The book begins (like many others) with a brief introduction of the prophet, and a general purpose statement.  Again, as with Haggai, Zechariah lists the very specific date that he received the prophecy: “In the eighth month of the second year of Darius…”  This isn’t yet quite as precise as Haggai (though it’ll get there), but it’s still a very detailed account.  In fact, in comparison with Haggai, this first word comes to Zechariah merely 2 months after Haggai’s own introductory word from God.  18 years have passed since the foundation of the temple was laid upon the Jewish return, and things have been dormant.  Apparently, God had been as silent as the people.  But now He speaks loudly!  First through Haggai, now through Zechariah – barely 8 weeks apart.

  • When God wants to get our attention, He knows how to do it.  How often have you found yourself reading your Bible & convicted by something, only to hear a similar message preached in church or on the radio, or followed up by a conversation with someone else about the same subject, etc.  That’s God the Holy Spirit getting our attention.  When He speaks, listen up!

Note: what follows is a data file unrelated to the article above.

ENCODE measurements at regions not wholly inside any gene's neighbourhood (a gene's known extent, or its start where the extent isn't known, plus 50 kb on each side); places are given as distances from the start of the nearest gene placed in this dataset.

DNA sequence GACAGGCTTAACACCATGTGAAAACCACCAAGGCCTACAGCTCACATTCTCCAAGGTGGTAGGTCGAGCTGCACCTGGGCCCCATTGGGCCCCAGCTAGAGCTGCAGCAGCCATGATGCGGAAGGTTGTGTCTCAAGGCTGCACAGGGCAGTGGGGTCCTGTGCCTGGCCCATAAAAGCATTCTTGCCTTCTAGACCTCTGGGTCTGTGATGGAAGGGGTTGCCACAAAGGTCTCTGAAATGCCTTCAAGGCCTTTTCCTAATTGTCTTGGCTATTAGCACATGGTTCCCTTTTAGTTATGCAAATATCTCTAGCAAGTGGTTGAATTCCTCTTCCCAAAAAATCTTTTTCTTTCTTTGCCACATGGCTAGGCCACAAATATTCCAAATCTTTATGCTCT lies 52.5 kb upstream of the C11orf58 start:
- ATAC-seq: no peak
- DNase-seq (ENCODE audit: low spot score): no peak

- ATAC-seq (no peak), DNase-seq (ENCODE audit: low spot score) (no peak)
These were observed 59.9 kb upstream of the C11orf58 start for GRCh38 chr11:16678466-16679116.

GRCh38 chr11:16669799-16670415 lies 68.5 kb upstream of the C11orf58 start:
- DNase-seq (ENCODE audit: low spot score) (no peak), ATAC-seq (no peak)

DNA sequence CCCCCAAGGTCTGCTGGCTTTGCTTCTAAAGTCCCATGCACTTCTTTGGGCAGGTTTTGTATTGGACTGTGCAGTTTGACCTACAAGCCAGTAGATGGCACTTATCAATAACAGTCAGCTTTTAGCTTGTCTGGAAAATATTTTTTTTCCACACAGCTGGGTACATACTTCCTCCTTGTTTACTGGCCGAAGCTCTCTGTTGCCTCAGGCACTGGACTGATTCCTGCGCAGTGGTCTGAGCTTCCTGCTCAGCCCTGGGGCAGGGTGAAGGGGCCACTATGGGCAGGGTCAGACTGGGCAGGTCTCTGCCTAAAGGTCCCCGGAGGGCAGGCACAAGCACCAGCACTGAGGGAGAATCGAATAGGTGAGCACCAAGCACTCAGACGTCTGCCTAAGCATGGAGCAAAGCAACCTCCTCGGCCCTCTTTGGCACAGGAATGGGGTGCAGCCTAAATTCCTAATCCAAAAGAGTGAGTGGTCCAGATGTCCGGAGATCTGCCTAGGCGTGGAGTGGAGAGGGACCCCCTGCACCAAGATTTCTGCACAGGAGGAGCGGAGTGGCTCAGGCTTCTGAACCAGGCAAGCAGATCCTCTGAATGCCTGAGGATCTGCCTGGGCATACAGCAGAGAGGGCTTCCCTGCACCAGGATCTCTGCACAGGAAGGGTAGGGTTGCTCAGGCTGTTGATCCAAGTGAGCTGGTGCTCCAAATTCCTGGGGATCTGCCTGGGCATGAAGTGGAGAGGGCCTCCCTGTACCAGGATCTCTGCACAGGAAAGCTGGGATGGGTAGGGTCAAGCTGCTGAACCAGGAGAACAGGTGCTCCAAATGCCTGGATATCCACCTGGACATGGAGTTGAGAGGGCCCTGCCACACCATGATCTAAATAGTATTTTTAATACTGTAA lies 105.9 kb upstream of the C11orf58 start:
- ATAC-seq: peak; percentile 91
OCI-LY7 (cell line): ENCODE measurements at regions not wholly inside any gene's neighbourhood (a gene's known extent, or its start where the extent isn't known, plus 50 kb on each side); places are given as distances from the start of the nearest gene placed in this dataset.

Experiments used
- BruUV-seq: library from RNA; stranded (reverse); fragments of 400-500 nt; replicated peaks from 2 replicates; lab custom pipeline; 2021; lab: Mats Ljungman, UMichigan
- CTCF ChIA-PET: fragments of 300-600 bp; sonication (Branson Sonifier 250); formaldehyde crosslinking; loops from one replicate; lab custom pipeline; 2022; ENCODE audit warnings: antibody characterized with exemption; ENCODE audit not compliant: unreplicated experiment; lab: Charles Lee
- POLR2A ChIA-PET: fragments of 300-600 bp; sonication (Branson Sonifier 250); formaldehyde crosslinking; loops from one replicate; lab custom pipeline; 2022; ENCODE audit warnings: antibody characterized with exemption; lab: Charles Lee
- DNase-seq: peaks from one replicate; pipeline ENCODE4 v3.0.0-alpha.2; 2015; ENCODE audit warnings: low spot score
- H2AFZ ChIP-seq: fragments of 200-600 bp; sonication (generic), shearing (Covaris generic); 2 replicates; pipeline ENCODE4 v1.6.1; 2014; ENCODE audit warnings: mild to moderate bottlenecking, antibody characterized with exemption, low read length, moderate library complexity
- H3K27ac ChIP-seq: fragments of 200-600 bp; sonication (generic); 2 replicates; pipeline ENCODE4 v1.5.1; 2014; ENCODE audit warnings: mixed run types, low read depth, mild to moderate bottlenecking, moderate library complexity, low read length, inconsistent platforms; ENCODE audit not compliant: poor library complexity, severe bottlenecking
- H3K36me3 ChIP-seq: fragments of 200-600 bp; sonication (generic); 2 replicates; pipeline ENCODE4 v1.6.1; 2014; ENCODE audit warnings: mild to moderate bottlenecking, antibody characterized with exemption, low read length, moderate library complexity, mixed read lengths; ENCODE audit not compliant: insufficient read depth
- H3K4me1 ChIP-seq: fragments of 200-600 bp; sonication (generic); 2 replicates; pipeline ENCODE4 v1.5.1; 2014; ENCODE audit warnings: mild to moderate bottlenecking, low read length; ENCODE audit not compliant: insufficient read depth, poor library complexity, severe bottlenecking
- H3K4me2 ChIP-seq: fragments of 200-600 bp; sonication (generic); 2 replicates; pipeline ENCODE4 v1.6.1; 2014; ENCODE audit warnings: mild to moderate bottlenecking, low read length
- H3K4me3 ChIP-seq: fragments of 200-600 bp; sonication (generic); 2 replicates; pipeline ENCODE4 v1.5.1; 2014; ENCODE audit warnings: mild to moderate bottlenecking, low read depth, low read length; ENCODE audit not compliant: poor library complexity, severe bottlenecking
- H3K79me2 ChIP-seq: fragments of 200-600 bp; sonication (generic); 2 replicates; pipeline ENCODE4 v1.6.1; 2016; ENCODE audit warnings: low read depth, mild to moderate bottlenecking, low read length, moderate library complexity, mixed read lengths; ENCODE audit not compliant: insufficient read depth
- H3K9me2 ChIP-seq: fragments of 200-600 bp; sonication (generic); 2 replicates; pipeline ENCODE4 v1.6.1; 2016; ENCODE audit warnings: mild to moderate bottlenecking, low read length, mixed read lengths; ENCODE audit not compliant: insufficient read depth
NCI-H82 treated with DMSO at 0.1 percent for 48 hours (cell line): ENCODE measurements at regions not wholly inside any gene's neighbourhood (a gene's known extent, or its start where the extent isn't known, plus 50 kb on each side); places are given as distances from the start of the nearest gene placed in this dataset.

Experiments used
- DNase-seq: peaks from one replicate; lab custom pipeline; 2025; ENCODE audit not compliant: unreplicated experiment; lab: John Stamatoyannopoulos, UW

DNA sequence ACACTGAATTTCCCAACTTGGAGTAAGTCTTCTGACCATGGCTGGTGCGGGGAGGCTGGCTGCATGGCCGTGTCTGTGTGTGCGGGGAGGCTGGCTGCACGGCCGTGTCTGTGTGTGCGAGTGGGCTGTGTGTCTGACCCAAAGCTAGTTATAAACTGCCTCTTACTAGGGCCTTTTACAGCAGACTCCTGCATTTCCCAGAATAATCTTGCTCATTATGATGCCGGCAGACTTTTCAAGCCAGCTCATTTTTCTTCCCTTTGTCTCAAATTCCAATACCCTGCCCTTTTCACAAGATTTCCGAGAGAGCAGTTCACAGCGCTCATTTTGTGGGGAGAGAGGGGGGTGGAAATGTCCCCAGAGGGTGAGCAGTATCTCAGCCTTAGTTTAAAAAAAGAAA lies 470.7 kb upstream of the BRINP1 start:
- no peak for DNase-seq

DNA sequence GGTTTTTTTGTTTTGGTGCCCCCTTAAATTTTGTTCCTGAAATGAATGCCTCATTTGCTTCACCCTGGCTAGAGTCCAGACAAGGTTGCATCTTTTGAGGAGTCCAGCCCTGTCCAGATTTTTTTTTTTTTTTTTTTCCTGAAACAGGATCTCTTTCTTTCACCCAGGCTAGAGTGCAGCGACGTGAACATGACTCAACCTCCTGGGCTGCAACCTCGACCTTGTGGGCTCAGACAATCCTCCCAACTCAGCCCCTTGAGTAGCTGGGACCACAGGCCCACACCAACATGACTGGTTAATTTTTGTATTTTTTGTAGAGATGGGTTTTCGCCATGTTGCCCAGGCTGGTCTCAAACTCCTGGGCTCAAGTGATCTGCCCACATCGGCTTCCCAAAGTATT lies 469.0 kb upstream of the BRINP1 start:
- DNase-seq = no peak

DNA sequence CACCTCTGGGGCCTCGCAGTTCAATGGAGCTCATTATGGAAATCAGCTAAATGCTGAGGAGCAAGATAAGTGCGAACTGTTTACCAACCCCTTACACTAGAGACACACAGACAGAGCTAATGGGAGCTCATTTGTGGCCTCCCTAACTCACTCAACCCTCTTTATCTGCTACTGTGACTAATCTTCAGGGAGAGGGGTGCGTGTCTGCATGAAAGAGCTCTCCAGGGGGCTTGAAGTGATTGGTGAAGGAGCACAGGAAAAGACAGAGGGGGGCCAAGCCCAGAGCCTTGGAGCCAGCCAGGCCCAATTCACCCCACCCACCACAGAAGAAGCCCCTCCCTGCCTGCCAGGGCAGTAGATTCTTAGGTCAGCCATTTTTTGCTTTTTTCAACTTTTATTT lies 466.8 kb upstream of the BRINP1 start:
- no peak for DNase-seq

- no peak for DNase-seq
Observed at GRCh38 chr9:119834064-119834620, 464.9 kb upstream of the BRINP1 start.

As for the ancient Jews, what God was speaking to them was for them to repent.  Zechariah 1:3, "(3) Therefore say to them, ‘Thus says the Lord of hosts: “Return to Me,” says the Lord of hosts, “and I will return to you,” says the Lord of hosts."  The people knew that God had been angry with them in the past – that was the whole reason they experienced the Babylonian Captivity.  But now that time was done.  It was now time to repent – time to turn back to God.  And if they did, they could be sure God would turn back to them.  God had been righteous & just in His judgment of their forefathers (1:6), but now was the time they could experience His mercy.  All that was needed was a turning – a repentance.

  • The same is true for anyone!  People so often walk far away from God, but the good news is that no matter how far we’ve walked, God is only one step away from us.  All that’s needed is that we turn.  To repent is to change our mind & our direction.  Once we walked towards sin; now we turn around & face God in humility.  That was the open invitation from God to Jerusalem, and that is His open invitation to us, as well.